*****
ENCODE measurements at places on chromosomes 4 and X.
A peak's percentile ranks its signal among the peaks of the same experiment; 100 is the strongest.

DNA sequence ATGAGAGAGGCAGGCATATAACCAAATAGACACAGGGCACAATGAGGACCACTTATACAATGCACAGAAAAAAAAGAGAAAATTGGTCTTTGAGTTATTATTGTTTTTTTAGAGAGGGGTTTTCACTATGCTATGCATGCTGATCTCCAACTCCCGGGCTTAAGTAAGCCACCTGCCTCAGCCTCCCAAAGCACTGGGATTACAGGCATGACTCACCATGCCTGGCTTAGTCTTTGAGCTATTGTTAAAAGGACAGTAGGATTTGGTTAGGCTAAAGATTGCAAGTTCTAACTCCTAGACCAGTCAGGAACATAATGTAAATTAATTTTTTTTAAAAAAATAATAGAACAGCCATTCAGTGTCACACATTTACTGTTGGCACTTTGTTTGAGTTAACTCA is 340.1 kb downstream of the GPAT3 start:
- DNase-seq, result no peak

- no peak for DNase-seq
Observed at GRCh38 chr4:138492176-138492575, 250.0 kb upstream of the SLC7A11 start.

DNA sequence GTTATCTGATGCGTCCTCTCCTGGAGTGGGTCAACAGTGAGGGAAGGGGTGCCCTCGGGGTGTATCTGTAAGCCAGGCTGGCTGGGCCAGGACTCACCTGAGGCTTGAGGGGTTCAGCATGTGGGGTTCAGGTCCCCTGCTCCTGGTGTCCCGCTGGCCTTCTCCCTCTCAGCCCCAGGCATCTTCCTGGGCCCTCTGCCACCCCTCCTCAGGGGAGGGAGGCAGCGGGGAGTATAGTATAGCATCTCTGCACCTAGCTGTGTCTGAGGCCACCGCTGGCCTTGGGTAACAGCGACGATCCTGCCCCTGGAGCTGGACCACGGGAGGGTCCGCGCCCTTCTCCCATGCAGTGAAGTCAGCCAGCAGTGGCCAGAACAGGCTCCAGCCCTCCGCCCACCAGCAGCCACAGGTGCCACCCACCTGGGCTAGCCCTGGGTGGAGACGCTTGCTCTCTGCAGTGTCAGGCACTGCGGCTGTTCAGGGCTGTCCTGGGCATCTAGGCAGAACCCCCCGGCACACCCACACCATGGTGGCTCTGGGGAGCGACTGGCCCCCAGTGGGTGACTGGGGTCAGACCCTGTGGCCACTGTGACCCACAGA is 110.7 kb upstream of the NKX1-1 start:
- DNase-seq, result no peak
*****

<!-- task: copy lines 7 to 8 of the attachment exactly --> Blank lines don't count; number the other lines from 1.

DNA sequence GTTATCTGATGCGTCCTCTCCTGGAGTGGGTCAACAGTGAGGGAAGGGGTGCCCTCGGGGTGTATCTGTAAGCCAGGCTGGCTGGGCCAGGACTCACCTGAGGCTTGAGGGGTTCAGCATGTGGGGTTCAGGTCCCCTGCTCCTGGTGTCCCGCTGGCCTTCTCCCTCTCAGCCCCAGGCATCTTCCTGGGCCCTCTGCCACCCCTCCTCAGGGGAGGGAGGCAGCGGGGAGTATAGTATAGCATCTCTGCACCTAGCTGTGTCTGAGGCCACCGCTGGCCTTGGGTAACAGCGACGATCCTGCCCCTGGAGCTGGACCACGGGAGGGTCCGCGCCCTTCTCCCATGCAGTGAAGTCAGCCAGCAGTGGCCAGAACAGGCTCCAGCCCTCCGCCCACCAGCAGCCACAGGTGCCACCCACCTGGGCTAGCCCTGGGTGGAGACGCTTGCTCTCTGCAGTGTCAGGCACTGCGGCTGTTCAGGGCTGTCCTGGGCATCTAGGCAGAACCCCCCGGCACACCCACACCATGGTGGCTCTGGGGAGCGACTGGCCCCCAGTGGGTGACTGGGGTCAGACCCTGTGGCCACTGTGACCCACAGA is 110.7 kb upstream of the NKX1-1 start:
- DNase-seq, result no peak